On Tuesday, September 12, 2023, a 10-week trial concerning Google’s search dominance began in the U.S. District Court for the District of Columbia.
The U.S. Department of Justice originally filed its antitrust lawsuit against Google in October 2020. The lawsuit alleges that Google has maintained its roughly 90% share of the general search market unlawfully, via deals with Apple, Mozilla, and Android phone manufacturers, to ensure that Google is the default search engine on the vast majority of browsers and devices. Judge Amit P. Mehta previously dismissed a handful of additional charges brought against Google, slightly narrowing the case. One such charge alleges that the design of Google’s search results page harmed smaller, specialized competitors, like Expedia and Yelp. The Department of Justice will seek to prove that Google has abused its power to stifle competition in ways that discourage innovation. Further, the government alleges that Google delayed Microsoft’s access to features on SA360, Google’s search engine marketing tool, in an effort to manipulate the search market to its own benefit.
Google has rebutted the Department of Justice’s allegations, arguing that consumers can easily switch between search engines at any time. The search giant claims that its popularity is due to its quality, rather than any of the default search agreements in place with software and hardware companies. Google has long argued that its default search agreements are akin to a brand paying a grocery store for prime shelf space, essentially improving customer access to its product.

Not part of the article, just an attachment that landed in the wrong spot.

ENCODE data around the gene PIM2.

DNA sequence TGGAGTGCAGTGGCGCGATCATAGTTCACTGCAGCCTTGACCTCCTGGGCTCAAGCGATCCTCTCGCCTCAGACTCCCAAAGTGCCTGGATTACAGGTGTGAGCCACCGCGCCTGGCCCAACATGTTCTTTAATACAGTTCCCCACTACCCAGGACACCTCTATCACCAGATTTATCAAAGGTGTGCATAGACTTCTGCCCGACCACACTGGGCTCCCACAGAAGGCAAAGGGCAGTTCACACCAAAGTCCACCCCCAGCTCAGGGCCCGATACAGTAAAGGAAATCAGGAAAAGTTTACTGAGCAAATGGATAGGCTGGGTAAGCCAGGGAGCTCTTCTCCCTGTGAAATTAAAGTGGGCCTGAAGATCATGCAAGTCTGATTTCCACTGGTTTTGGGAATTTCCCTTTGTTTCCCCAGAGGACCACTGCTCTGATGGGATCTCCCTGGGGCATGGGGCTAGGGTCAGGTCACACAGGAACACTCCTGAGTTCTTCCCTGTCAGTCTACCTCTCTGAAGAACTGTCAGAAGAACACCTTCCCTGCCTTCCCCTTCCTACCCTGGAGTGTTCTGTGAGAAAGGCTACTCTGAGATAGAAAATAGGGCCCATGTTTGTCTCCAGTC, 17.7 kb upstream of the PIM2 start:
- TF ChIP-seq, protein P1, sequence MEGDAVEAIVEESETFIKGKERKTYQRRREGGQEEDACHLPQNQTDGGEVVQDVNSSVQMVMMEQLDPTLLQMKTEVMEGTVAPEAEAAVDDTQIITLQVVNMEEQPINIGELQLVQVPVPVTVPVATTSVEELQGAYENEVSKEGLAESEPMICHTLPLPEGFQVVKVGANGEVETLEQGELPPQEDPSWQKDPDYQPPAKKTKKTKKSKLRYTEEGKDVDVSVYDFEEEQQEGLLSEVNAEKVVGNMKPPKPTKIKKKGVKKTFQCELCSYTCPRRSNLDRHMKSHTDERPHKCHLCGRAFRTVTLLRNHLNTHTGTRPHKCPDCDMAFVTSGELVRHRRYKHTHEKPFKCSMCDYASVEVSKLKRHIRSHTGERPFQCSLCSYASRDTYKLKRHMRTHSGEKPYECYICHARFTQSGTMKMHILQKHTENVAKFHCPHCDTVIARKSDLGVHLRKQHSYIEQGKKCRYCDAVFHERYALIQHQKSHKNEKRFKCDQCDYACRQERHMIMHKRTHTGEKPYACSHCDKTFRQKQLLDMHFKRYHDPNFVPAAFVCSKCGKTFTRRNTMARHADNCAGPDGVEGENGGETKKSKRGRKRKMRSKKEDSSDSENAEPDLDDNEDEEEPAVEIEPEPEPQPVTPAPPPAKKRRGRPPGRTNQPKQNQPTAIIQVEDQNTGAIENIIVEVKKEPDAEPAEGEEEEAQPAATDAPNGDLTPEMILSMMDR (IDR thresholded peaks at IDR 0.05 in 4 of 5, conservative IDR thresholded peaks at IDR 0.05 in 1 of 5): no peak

During opening statements, Judge Mehta asked government attorney Kenneth Dintzer when Google became a monopoly. Dintzer replied that Google has been illegally maintaining its monopoly since 2010. Dintzer further posited that half of Google searches are a result of Google’s default search agreements. Judge Mehta asked Google’s attorneys to clarify whether users actually switch their default search engines, to which Google replied that it does not have good data on whether people actually switch.
Google goes to trial in biggest US challenge to tech power in decades, The Guardian (September 11, 2023)
US v. Google: all the news from the search antitrust showdown, The Verge (September 12, 2023)
What Google’s trial means for the company — and your web browsing, Vox (September 11, 2023)
United States of America et al v. Google LLC (Case No. 1:2020cv03010)
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